New businesses and eclectic art at first Friday in Ukiah

The first Friday in April began and ended with masks.

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Ansley Coale pours at the new Germain-Robin tasting room

UKIAH 4/11/2017 — The first Friday art walk in Ukiah featured two new businesses, quilts that could have served as illustrations in classic children’s books, and an object that bore a strong resemblance to a human skull.

The new businesses were Thistle, a women’s clothing store at 118 South State Street, and a Germain-Robin tasting room attached to a “museum of encountered objects” on 108 West Clay Street. The quilts, which ranged from playful to poignant, were part of the “Wild Fabrications” show at the Grace Hudson museum, where Marcos Pereda played guitar and sang as visitors perused the display. And the skull was keeping company with a silver spoon and a row of brass squirrels.

Can we Save the Whooping Crane by Sara Sharpe at Grace Hudson museum

Gillian Berry and Katie Graham, the proprietors of Thistle, were putting the final touches on the new business, which opened Friday night. The store, formerly the site of Country Palette, now features an array of posters, including Frank Sinatra’s famous mug shot and a movie poster from “Ferris Bueller’s Day Off.” The clothing is from lines that are made in the U.S. or in overseas facilities that Berry said do not use child labor. “We both own other businesses and have a bunch of kids,” Graham said, as she arranged a display of jewelry beside a headless mannequin. Berry owns Sweet Cheeks, the nearby lingerie store, and also owned the now-closed Country Palette. Graham is the owner of Studio Fit, on Kunzler Ranch Road at the north end of Ukiah.

One of the items in the Museum of Encountered Objects

The mannequins were not destined to be headless forever. They would model ethically made outfits plus panda and unicorn heads crafted by Berry for the evening’s opening. On Friday morning, the owners slipped the heads on over their own hair for a quick photo op. “Why am I smiling under this mask?” one of them wondered, her voice distorted by her headgear.

It was raining lightly that evening, but art walkers came by to mill around the new store and help themselves to snacks. They packed the Art Center, as always, and turned out in respectable numbers for a look at the quilts that will be on the walls at the Grace Hudson museum through June 25.

Looking good

The quilts featured animals both real and imaginary. A few, like Cat Larrea’s portrait of a polar bear, “Now You See Him,” and Sara Sharpe’s “Can we Save the Whooping Crane?” presented images of animals that currently exist but may soon be extinct. Sharon Rossi’s “The Blue-Eyed Beast” incorporated an ancient tradition into her imaginative rendering of a child with paws and a tail and a pelt that appears to be made out of leaves. The “beast” of the title lounges inside a giant letter “B,” next to a passage of quilted Latin phrases, like a page from an illuminated manuscript. This beast is a forest spirit, protecting the environment while appearing to be highly vulnerable, himself.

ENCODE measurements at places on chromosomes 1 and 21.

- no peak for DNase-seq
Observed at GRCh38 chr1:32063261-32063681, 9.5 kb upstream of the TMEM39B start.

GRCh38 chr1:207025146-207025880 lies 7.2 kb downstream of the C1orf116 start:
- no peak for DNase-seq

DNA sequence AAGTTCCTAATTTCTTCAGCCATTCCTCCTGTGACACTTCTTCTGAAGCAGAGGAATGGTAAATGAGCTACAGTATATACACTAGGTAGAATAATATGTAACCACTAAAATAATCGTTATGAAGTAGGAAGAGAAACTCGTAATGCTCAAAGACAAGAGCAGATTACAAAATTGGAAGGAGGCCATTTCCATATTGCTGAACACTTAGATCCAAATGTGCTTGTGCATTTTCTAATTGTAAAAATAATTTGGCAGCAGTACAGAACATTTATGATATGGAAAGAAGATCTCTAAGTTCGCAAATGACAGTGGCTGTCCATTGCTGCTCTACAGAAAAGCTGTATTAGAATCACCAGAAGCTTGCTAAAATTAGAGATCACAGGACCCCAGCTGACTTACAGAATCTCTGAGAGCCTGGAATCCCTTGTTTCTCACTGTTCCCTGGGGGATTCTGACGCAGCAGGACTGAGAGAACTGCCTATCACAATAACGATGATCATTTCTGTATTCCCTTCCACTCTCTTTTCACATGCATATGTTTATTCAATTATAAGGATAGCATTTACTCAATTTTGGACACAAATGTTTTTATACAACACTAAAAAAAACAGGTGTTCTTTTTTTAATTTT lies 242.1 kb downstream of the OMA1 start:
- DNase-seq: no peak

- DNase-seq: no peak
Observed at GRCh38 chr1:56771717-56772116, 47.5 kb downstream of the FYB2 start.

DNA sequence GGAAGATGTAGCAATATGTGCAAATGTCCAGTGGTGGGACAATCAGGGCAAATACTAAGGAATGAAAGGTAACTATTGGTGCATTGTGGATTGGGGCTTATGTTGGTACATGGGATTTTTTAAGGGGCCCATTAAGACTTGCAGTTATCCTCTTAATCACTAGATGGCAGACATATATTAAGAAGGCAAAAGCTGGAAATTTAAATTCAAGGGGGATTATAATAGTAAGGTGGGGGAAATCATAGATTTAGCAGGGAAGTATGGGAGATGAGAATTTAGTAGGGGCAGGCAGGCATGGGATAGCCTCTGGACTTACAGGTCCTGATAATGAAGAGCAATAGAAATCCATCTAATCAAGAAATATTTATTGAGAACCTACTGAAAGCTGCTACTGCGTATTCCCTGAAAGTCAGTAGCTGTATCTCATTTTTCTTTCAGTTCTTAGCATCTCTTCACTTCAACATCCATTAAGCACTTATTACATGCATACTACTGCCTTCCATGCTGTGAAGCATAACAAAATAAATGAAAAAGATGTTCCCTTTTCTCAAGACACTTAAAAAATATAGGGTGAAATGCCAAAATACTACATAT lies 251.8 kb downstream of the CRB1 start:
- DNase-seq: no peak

The opening at Thistle

The evening ended at the Germain-Robin tasting room, next door to the pavilion in Alex Thomas Plaza. There, proprietor and Germain-Robin distillery co-founder Ansley Coale poured thimblefuls of liquid from bottles containing rose petal mead and thirty-year-old first-flight brandy. Germain-Robin brandy is distilled from an antique potstill, salvaged from the Cognac region in France and now hard at work in Mendocino County.

Next door to the tasting room is the “museum of encountered objects,” assembled in glass cases alongside bottles of handcrafted spirits. Linda Newton, whose collages are also on display, described the collection as “eclectic.” It includes an old rusted toy model tractor and a brass casting of a frog, the latter of which is giving a ride to two creatures that might be partly human. A black-and-white photograph of a row of unsmiling young men is tucked behind an intricately woven, dollhouse-sized rug with a silver spoon on top of it. And there is the skull, or a very realistic depiction of one, adorned with beads and feathers and a swirl of something carved and yellowed, concealing the bottom half of the face. “When you get to know Ansley,” Newton remarked, “you’ll understand why he chose these things.”


Sarah Reith [email protected]

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